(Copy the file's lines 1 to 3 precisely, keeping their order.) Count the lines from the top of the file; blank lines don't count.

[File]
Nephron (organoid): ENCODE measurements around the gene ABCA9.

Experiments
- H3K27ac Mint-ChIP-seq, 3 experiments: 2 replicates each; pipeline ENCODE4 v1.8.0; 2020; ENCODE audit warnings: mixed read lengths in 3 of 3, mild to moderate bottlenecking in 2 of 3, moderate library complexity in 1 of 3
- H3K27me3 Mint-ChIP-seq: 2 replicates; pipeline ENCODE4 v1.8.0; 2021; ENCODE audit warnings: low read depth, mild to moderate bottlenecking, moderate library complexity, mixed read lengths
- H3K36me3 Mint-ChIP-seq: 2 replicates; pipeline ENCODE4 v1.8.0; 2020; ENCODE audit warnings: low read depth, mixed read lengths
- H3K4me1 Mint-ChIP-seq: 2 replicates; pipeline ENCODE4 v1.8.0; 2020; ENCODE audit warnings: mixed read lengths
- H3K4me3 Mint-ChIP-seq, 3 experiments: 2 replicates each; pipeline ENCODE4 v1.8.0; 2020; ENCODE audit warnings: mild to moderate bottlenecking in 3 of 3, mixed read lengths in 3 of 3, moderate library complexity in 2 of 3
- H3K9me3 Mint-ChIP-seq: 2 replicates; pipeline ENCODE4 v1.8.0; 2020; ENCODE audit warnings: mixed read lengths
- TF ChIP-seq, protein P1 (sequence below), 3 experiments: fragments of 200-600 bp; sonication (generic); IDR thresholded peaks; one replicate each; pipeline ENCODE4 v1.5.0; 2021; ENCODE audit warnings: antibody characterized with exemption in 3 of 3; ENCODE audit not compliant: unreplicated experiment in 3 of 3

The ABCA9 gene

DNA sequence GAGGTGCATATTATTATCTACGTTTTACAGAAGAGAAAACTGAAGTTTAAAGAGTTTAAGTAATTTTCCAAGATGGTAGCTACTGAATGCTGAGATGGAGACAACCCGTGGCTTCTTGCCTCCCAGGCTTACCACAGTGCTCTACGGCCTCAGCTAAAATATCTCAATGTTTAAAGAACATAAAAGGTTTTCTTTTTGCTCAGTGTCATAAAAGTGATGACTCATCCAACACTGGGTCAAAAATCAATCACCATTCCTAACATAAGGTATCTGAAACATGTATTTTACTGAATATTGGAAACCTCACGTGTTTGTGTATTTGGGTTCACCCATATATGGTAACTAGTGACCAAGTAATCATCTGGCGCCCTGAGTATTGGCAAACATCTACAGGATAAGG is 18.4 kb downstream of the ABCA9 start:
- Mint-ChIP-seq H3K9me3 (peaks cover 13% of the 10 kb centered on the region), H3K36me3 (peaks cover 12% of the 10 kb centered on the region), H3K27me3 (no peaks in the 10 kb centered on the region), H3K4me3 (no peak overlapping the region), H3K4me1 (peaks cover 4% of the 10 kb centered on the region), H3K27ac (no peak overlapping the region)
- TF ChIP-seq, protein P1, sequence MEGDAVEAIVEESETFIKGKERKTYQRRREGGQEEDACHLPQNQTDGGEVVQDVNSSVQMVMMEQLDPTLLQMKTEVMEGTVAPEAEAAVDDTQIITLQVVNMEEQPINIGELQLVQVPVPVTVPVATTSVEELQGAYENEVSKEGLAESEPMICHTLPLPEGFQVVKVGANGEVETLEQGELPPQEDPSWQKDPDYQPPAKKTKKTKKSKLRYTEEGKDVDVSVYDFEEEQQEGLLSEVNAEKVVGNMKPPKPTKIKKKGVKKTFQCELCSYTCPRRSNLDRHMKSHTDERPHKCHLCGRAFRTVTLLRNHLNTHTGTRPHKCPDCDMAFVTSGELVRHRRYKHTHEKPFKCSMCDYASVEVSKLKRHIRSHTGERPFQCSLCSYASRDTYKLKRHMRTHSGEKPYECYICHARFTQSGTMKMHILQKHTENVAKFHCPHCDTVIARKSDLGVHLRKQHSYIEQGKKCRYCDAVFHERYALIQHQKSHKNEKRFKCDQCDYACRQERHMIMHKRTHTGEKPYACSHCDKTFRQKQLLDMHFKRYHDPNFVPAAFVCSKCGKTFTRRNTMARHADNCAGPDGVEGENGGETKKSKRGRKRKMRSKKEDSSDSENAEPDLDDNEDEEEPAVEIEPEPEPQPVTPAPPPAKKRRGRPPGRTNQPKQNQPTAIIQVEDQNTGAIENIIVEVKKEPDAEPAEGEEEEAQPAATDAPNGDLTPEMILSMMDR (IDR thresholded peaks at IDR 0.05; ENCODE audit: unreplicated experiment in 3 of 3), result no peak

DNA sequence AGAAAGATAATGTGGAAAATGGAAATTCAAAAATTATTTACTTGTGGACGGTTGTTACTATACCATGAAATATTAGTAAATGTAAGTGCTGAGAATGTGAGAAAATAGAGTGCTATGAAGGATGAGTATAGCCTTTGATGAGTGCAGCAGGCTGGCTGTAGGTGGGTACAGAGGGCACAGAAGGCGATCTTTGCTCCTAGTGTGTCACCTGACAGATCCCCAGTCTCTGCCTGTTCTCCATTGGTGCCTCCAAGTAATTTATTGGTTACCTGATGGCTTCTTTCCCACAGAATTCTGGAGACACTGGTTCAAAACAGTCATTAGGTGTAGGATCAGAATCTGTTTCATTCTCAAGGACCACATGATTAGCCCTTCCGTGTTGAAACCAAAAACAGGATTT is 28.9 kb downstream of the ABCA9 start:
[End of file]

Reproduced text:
Nephron (organoid): ENCODE measurements around the gene ABCA9.

Experiments
- H3K27ac Mint-ChIP-seq, 3 experiments: 2 replicates each; pipeline ENCODE4 v1.8.0; 2020; ENCODE audit warnings: mixed read lengths in 3 of 3, mild to moderate bottlenecking in 2 of 3, moderate library complexity in 1 of 3